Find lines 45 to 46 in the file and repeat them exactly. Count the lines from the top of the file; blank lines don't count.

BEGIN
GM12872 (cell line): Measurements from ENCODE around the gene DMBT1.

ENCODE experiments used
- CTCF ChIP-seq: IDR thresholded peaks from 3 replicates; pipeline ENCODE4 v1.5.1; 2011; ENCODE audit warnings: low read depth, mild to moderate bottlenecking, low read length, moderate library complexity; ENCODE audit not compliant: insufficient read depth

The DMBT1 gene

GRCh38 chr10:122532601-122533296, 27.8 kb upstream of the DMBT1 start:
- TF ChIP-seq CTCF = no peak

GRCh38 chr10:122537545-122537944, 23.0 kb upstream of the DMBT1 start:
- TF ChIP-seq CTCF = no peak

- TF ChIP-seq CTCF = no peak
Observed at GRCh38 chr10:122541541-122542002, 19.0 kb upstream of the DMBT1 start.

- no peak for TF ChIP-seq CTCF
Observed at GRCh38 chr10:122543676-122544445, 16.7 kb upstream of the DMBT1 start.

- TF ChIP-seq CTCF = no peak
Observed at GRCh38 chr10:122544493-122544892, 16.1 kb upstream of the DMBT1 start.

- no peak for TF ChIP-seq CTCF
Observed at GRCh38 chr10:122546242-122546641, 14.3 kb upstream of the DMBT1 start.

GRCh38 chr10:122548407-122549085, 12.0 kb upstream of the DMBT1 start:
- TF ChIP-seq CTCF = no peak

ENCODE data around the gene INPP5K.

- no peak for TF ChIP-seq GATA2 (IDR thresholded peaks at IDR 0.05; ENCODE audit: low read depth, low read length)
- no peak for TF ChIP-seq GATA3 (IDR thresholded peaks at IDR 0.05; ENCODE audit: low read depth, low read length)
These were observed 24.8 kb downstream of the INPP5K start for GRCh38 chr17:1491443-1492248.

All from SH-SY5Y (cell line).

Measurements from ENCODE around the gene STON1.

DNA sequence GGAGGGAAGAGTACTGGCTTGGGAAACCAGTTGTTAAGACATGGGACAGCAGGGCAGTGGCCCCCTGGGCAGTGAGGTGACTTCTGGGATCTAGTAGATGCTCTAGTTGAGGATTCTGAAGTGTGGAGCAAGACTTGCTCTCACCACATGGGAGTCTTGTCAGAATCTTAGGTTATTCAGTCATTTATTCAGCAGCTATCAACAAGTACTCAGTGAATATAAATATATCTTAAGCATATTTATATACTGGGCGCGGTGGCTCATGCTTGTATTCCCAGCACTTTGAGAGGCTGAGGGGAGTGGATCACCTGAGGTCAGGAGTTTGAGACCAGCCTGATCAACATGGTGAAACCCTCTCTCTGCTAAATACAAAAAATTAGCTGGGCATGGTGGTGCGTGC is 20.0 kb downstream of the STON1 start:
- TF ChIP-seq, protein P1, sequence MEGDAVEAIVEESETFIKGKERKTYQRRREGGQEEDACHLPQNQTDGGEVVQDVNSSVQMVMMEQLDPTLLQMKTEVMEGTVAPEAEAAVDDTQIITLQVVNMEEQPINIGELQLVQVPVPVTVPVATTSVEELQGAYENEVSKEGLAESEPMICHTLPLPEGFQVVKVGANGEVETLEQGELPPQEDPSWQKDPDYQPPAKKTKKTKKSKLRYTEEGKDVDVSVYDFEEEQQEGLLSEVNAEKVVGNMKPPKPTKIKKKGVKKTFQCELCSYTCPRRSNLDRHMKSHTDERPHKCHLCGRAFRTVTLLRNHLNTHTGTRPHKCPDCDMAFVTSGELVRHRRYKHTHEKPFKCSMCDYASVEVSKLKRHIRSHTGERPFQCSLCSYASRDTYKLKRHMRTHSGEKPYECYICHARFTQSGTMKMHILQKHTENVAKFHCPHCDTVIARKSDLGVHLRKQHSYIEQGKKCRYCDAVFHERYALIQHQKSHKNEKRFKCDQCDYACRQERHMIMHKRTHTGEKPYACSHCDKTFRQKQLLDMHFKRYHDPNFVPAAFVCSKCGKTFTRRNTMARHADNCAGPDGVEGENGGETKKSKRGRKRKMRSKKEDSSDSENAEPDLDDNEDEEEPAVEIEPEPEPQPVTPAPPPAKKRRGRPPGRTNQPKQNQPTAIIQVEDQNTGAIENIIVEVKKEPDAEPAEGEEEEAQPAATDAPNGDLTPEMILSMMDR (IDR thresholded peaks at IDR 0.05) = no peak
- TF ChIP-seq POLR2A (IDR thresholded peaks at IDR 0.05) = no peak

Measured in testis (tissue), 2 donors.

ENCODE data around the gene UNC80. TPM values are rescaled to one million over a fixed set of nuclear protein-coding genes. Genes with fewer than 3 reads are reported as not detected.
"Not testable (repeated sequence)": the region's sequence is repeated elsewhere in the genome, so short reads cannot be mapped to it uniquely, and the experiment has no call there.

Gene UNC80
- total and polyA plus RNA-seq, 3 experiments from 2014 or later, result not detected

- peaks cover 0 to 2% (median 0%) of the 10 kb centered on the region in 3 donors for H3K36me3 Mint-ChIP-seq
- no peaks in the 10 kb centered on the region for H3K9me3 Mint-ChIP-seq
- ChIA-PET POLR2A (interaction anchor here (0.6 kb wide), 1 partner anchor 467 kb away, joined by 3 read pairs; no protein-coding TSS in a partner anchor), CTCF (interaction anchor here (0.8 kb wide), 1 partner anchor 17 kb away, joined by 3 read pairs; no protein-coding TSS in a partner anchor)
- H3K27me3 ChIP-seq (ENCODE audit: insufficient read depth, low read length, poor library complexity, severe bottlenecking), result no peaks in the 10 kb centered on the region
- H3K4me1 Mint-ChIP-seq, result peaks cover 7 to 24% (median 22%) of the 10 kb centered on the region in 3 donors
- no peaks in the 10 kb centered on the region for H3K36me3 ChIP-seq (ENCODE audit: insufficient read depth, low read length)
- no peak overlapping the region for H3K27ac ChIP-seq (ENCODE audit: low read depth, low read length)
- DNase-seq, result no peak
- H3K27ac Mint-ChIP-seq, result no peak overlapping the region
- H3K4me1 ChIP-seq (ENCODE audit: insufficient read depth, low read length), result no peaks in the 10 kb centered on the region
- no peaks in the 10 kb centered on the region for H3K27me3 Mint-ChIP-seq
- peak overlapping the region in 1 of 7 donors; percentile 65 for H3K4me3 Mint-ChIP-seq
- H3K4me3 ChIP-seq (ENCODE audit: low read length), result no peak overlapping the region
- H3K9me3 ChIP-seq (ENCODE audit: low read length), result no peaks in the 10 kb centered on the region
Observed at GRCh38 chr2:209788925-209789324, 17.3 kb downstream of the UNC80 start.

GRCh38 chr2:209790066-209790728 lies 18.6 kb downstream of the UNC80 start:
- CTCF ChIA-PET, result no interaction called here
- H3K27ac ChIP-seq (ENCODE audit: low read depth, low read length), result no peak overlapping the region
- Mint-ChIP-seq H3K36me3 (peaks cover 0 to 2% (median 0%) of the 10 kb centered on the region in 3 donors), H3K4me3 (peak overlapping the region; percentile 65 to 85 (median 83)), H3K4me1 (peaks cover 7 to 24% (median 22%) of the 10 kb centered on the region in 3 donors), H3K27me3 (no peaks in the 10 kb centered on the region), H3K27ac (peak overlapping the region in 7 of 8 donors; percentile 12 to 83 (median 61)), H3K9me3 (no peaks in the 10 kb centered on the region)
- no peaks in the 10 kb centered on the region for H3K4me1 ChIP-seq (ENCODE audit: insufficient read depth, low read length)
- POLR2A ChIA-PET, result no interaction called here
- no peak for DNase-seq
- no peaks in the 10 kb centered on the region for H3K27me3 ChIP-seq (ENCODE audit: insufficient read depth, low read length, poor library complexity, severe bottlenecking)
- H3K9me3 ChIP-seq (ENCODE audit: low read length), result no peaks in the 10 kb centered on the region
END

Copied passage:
- H3K4me3 ChIP-seq (ENCODE audit: low read length), result no peak overlapping the region
- H3K9me3 ChIP-seq (ENCODE audit: low read length), result no peaks in the 10 kb centered on the region